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Film Review: A crude awakening the oil crash

Thanks to the magic of Netflix Watch Instantly, I recently watched the film:

Gelpke, Basil, Ray McCormack, Daniel Schnyder, C. J. Campbell, Matthew R. Simmons, Fadhil J. Al-Chalabi, and David L. Goodstein. 2007. A crude awakening the oil crash. [New York, N.Y.]: Docurama.

The best books and films about social problems offer solutions to the problems they raise. Decent books about social problems document the problem and call people to action.

This film, at least in my opinion, does neither. The film documents the problem of peak oil while acknowledging we don’t know exactly it will come. It then explains the important difference between “no more oil” (false) and “no more very cheap oil” (true, at some point). They even bring in Republican Congressman Roscoe Bartlett to demonstrate that concern about peak oil crosses party lines. A nice and needed touch.

The filmmakers then walk us through why none of the proposed solutions (wind, solar, biofuels & nuclear) will even come close to meeting our energy needs. They offer no alternative. The last 10 minutes of the film is called “Life after the peak.” The people they talk to assume we will not be able to conserve or use alternative energy out of our problem. Lack of energy will then cause the collapse of agriculture, which will cause the Earth’s population will fall to about a billion from its current seven billion.

So the message of the movie appears to be “We’re all gonna die. Have a nice day.” If the filmmakers want people to take the problem seriously, they need to offer people a way out. Otherwise I’m afraid the main effect of the movie will be to encourage people to drive their SUVs while they can.

If you’ve seen the movie and drew a different conclusion from me, please leave a comment.

3 Responses

  1. Wel, the film is designed to be a wake-up call, a call to action. Isn’t it asking too much from the film makers to solve the world’s most pressing problem? After all they’re not engineers but film makers.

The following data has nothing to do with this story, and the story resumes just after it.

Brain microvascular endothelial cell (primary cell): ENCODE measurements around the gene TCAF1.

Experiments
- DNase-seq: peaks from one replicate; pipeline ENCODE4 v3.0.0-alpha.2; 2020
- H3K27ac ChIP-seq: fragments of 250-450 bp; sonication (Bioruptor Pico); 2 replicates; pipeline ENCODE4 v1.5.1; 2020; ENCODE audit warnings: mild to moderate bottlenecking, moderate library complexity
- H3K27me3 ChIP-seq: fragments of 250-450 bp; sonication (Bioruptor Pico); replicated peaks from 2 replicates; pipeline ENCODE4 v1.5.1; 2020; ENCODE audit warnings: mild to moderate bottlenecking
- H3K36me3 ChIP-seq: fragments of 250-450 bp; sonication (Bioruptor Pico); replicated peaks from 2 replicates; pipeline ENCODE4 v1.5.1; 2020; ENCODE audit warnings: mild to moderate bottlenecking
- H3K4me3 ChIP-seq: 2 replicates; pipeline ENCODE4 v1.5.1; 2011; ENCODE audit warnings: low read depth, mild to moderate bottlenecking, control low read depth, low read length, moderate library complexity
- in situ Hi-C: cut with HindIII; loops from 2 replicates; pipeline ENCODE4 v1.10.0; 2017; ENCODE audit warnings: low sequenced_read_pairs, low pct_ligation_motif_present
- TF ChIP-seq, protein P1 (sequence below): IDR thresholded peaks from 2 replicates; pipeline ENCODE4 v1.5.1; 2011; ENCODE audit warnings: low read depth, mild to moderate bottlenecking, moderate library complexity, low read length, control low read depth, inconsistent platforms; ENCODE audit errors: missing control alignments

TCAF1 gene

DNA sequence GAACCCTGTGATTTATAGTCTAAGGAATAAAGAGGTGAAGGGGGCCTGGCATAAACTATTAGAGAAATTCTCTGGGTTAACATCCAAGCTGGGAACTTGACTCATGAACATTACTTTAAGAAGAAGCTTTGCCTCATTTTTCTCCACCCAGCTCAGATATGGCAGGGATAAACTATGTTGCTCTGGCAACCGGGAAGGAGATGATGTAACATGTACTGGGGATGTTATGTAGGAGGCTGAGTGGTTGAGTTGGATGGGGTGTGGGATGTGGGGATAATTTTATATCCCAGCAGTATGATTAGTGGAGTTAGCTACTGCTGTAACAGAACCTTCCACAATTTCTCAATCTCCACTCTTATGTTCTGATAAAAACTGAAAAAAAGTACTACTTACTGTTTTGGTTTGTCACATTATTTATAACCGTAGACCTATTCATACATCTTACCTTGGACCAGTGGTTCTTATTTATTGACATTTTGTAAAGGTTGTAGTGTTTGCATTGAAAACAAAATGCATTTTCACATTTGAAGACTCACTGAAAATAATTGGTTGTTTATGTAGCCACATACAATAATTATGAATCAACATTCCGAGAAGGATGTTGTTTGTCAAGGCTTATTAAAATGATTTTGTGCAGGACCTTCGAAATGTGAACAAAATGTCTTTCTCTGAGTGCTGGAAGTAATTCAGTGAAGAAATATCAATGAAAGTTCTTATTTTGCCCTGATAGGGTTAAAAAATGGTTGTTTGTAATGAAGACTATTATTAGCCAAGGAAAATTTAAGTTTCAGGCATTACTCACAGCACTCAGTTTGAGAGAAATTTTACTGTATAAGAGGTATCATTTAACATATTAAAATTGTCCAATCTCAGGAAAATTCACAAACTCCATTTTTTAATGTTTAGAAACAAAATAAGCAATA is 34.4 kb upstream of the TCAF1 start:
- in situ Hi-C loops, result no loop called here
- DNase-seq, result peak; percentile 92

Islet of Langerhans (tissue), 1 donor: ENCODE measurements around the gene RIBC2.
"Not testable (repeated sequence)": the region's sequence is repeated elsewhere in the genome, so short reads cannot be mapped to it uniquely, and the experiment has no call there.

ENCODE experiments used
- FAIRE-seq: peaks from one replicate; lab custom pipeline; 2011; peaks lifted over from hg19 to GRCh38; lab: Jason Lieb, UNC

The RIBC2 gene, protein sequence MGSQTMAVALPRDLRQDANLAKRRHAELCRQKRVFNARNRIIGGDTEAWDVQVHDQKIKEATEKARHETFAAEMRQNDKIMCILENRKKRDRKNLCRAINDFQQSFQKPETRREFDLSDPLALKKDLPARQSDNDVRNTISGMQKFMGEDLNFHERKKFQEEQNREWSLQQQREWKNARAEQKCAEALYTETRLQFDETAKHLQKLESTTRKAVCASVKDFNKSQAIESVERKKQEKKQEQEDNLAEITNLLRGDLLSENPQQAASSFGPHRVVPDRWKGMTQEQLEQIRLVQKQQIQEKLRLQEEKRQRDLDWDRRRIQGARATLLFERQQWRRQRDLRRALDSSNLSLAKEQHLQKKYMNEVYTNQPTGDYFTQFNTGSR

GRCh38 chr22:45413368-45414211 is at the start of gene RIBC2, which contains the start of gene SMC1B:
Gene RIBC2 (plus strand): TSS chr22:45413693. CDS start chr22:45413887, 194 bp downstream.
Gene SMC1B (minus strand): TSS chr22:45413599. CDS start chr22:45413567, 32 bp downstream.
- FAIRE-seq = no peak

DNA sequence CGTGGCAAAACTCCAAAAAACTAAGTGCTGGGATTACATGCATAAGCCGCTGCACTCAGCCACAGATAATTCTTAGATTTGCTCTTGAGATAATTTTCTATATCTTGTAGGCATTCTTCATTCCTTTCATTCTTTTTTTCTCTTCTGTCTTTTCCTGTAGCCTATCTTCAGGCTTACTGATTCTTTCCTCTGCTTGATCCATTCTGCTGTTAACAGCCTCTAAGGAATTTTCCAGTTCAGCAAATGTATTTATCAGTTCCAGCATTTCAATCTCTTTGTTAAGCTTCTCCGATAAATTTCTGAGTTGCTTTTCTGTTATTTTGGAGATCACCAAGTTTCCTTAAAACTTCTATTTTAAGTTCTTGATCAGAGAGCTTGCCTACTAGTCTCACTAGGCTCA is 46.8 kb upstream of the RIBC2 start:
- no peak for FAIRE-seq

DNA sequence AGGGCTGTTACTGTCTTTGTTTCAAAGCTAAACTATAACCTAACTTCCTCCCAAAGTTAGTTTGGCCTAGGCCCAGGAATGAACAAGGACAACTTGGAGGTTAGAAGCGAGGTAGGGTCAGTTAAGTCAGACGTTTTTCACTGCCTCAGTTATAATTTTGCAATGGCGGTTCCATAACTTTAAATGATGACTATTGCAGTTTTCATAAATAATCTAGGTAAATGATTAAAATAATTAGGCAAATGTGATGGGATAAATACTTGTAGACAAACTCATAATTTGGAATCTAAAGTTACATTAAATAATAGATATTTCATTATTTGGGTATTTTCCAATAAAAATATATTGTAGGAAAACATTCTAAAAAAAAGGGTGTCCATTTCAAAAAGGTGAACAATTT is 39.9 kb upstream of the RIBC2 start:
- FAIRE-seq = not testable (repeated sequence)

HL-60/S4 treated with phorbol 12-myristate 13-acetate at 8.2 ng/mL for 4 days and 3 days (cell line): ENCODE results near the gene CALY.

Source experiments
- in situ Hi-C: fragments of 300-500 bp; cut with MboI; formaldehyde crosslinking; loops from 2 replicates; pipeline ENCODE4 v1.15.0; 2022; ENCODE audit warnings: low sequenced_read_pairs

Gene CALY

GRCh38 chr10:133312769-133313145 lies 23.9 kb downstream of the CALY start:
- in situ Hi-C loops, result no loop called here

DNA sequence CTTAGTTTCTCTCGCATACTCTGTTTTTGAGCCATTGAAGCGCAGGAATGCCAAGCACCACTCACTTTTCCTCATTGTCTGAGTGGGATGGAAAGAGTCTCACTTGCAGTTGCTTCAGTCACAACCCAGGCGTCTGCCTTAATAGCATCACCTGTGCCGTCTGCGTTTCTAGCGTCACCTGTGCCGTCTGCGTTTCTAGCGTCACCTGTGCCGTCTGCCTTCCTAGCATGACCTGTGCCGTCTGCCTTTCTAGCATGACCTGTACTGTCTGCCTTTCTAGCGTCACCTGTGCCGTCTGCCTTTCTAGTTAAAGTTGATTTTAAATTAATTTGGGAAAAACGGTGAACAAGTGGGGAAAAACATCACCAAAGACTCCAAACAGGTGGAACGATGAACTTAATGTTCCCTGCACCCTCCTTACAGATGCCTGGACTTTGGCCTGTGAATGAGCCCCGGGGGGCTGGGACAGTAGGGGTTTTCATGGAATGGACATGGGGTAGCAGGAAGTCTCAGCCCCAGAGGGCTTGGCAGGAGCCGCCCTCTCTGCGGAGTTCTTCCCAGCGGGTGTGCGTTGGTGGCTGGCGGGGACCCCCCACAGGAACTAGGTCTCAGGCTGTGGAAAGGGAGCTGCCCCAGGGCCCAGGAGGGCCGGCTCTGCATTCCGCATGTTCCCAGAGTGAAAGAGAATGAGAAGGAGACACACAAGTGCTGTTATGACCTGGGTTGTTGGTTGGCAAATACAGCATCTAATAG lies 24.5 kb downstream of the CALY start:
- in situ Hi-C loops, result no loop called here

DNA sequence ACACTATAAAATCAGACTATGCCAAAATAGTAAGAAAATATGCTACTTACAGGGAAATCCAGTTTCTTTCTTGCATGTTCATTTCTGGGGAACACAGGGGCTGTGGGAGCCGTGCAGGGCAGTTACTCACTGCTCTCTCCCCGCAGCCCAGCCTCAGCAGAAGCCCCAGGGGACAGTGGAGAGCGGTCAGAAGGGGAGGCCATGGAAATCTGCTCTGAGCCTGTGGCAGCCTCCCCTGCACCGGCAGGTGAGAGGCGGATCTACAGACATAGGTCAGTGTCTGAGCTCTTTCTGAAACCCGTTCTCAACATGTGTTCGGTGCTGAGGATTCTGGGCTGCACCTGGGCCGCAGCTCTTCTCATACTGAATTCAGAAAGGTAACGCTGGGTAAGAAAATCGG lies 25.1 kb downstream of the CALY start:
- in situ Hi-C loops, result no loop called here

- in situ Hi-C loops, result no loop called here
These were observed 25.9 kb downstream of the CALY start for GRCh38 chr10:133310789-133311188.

2. Hi Basil, the name you are using indicates that you were the producer of this film. If you are, I want to reiterate that I thought you were successful in portraying that peak oil is not a left/right, Democrat/Republican issue.

    But I found it unsuccessful as a call to action. The film seemed to catalog all of the possible solutions to living past peak oil without losing 70% of our global population, then dismissed each of them in turn as inadequate. Other than preparing to revert to an agrarian society where three out of four people have died, I saw no call to action. What action should we be taking? The take home message I got is that sometime in the next few decades the world is going to hell no matter what we do. I think it might make some people buy SUVs and go on expensive airline trips while they still can.

    I got the 70-75% death rate from the experts the movie who said that an earth w/o access to fossil fuels could at most support 1.5 billion people.

    Two other movies — Sicko and An inconvenient Truth — are true calls to action in that after they identify the problems, they advance solutions they think will work. Sicko calls for a single payer health system modeled on other modern industrial democracies. An Inconvenient Truth believes that a combination of conservation and low-emission renewable energy sources could hold world CO2 below 450ppm and avoid the worst of the effects. You leave both movies with the idea that there is in fact something that you can do. It will be difficult, but your efforts and those of your government could make things better.

    It is a good thing to wake people up. But if you’ve frightened them awake without giving them anything to do, you’ve guaranteed a lack of meaningful solutions in favor of a “live today, tomorrow we die” attitude.

    If you are the actual producer of the movie and want to highlight some scenes where you believe that you are issuing a message of we don’t have to have a massive die-off after cheap oil ends, please point them out to me and I’ll rewatch them. Time codes would be good.

  3. […] Peak Oil Posted on December 19, 2009 by alaskanlibrarian A few weeks ago, I reviewed A crude awakening the oil crash. I criticized it for not offering possible solutions to help ease us into an oil scarce […]

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